Information on mortality rates with offshore turbines is incomplete.
What Trump said about wind turbines and property values
“If you have a windmill anywhere near your house, congratulations. Your house just went down 75% in value."
The findings here are mixed.
Researchers at Lawrence Berkeley National Laboratory (Berkeley Lab) were unable to uncover any impacts to home values after analyzing more than 50,000 home sales near 67 wind facilities in 27 counties across nine states, according to a 2013 study.
The lab, which conducted a 2009 study that reached a similar conclusion, is supported by the U.S. Department of Energy.
But several studies highlighted by the National Association of Realtors show turbines had a negative effect on property values, including a 2012 study tracking more than 11,000 real estate transactions over nine years in northern New York that found nearby wind facilities "significantly reduced property values in two of the three counties studied."
A NAR survey of members last year found that 32% said wind farms decreased the perceived property value compared to 9% that said they increased them. In addition, 34% said they had no effect, while 25% said they didn't know.
What Trump said about the unreliability of wind power
“I told the story at CPAC about the woman, she wants to watch television, and she says to her husband: ‘Is the wind blowing? I’d love to watch a show tonight, darling. The wind hasn’t blown for three days. I can’t watch television. Darling, please tell the wind to blow.’ No. Wind’s not so good.”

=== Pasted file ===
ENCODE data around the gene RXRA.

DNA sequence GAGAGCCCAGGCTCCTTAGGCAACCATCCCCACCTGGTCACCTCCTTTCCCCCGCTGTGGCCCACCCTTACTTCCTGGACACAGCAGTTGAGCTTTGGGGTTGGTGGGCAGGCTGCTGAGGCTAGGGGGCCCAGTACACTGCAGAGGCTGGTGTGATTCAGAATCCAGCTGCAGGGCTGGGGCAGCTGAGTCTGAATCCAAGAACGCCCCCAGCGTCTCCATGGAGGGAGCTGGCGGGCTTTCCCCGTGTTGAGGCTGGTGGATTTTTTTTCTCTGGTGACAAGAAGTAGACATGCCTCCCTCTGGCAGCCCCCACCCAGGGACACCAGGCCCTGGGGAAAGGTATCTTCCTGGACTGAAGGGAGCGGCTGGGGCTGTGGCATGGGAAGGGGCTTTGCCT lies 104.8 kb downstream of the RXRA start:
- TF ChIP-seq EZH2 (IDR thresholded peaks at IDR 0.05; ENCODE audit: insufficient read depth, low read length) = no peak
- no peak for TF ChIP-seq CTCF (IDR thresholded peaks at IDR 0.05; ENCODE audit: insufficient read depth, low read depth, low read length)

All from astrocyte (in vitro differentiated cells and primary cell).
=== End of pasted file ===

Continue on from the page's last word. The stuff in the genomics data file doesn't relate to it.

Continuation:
The nation's power grid consists of a huge number of interconnected transmission lines that connect a variety of energy sources.
Translation: When the wind's not blowing (or when the sun's not shining), power from nonrenewable sources keeps the grid going.
"Adding variable renewable power to the grid does not inherently change how this process of balancing electricity supply and demand works," according to the Energy Department. "Studies have shown that the grid can accommodate large penetrations of variable renewable power without sacrificing reliability, and without the need for 'backup' generation."
What Trump said about where wind turbines are made
“And you know how expensive it is to make those things (turbines, etc). They’re all made in China and Germany, by the way. We don’t make them here, essentially. We don’t make them here.”
As of the end of 2015, three manufacturers – General Electric (GE), Denmark-based Vestas, and Germany-based Siemens – accounted for 55 gigawatts (GW), or 76% of the wind generating capacity installed in the United States, according to the U.S. Department of Energy.
A spokesperson for GE did not immediately return a request for information on how many of its turbines are made in the U.S.
But the American Wind Energy Association said that some 500 U.S. factories and nearly 25,000 American workers build or assemble many of the components needed for a modern wind turbine.
Contributing: Brianne Pfannenstiel, Des Moines Register
This article originally appeared on USA TODAY: Do wind farms cause cancer? Some claims Trump made about the industry are just hot air